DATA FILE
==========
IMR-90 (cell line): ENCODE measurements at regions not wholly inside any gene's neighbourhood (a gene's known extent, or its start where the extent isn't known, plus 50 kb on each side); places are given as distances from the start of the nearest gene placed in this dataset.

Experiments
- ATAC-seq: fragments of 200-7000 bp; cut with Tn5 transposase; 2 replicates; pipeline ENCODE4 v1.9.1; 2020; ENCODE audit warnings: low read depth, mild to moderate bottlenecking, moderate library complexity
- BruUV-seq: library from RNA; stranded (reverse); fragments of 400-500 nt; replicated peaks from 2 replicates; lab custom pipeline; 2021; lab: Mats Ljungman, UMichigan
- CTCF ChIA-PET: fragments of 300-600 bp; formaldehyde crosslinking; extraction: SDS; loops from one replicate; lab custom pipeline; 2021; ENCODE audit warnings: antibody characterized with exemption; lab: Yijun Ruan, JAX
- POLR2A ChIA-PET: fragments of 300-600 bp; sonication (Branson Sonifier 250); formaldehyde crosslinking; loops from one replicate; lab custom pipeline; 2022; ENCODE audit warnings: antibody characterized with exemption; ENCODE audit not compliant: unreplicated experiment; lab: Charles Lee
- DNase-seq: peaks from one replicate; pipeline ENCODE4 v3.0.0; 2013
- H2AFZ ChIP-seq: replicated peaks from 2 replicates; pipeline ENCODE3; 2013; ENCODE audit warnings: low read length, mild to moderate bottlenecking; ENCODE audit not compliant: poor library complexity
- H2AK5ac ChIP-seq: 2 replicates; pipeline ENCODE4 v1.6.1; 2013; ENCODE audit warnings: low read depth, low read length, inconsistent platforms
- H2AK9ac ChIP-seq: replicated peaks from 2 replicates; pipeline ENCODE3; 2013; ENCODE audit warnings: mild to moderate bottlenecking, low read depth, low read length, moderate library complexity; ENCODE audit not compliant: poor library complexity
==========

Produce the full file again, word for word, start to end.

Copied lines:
IMR-90 (cell line): ENCODE measurements at regions not wholly inside any gene's neighbourhood (a gene's known extent, or its start where the extent isn't known, plus 50 kb on each side); places are given as distances from the start of the nearest gene placed in this dataset.

Experiments
- ATAC-seq: fragments of 200-7000 bp; cut with Tn5 transposase; 2 replicates; pipeline ENCODE4 v1.9.1; 2020; ENCODE audit warnings: low read depth, mild to moderate bottlenecking, moderate library complexity
- BruUV-seq: library from RNA; stranded (reverse); fragments of 400-500 nt; replicated peaks from 2 replicates; lab custom pipeline; 2021; lab: Mats Ljungman, UMichigan
- CTCF ChIA-PET: fragments of 300-600 bp; formaldehyde crosslinking; extraction: SDS; loops from one replicate; lab custom pipeline; 2021; ENCODE audit warnings: antibody characterized with exemption; lab: Yijun Ruan, JAX
- POLR2A ChIA-PET: fragments of 300-600 bp; sonication (Branson Sonifier 250); formaldehyde crosslinking; loops from one replicate; lab custom pipeline; 2022; ENCODE audit warnings: antibody characterized with exemption; ENCODE audit not compliant: unreplicated experiment; lab: Charles Lee
- DNase-seq: peaks from one replicate; pipeline ENCODE4 v3.0.0; 2013
- H2AFZ ChIP-seq: replicated peaks from 2 replicates; pipeline ENCODE3; 2013; ENCODE audit warnings: low read length, mild to moderate bottlenecking; ENCODE audit not compliant: poor library complexity
- H2AK5ac ChIP-seq: 2 replicates; pipeline ENCODE4 v1.6.1; 2013; ENCODE audit warnings: low read depth, low read length, inconsistent platforms
- H2AK9ac ChIP-seq: replicated peaks from 2 replicates; pipeline ENCODE3; 2013; ENCODE audit warnings: mild to moderate bottlenecking, low read depth, low read length, moderate library complexity; ENCODE audit not compliant: poor library complexity